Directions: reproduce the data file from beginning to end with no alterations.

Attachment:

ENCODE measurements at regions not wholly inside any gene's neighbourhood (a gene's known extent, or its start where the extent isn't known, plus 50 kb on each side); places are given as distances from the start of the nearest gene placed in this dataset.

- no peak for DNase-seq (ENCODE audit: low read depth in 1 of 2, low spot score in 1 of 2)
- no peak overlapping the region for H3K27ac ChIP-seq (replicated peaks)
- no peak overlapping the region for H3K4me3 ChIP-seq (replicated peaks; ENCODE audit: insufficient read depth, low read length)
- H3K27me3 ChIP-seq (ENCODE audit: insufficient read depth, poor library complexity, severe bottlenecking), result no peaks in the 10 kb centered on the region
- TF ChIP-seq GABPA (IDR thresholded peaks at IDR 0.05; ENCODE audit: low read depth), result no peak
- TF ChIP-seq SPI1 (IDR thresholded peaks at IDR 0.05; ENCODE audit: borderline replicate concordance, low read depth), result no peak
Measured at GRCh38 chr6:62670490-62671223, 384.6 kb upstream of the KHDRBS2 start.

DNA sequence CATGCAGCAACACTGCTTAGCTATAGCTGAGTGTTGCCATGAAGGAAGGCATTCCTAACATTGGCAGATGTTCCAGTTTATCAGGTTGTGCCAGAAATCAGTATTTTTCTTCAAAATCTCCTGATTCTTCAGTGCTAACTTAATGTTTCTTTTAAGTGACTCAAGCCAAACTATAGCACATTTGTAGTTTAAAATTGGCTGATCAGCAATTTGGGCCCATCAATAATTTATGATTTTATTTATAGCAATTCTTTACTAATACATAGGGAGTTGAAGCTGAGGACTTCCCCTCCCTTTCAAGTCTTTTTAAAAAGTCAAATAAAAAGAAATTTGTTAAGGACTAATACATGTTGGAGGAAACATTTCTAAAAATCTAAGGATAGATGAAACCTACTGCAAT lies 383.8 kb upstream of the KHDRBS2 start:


ENCODE measurements at regions not wholly inside any gene's neighbourhood (a gene's known extent, or its start where the extent isn't known, plus 50 kb on each side); places are given as distances from the start of the nearest gene placed in this dataset.

- no peak for DNase-seq (ENCODE audit: low read depth in 1 of 2, low spot score in 1 of 2)
- no peak overlapping the region for H3K27ac ChIP-seq (replicated peaks)
- no peak overlapping the region for H3K4me3 ChIP-seq (replicated peaks; ENCODE audit: insufficient read depth, low read length)
- H3K27me3 ChIP-seq (ENCODE audit: insufficient read depth, poor library complexity, severe bottlenecking), result no peaks in the 10 kb centered on the region
- TF ChIP-seq GABPA (IDR thresholded peaks at IDR 0.05; ENCODE audit: low read depth), result no peak
- TF ChIP-seq SPI1 (IDR thresholded peaks at IDR 0.05; ENCODE audit: borderline replicate concordance, low read depth), result no peak
Measured at GRCh38 chr6:62670490-62671223, 384.6 kb upstream of the KHDRBS2 start.

DNA sequence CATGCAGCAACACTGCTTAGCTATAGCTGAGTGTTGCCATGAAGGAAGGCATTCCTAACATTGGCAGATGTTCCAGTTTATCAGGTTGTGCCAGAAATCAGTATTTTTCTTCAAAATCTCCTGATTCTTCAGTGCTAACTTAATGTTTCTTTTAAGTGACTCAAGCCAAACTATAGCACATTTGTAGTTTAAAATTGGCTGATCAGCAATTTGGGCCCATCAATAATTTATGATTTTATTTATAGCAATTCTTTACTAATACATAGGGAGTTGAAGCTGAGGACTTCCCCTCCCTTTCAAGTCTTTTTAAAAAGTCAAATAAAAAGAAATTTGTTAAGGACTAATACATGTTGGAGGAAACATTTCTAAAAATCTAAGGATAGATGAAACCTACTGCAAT lies 383.8 kb upstream of the KHDRBS2 start: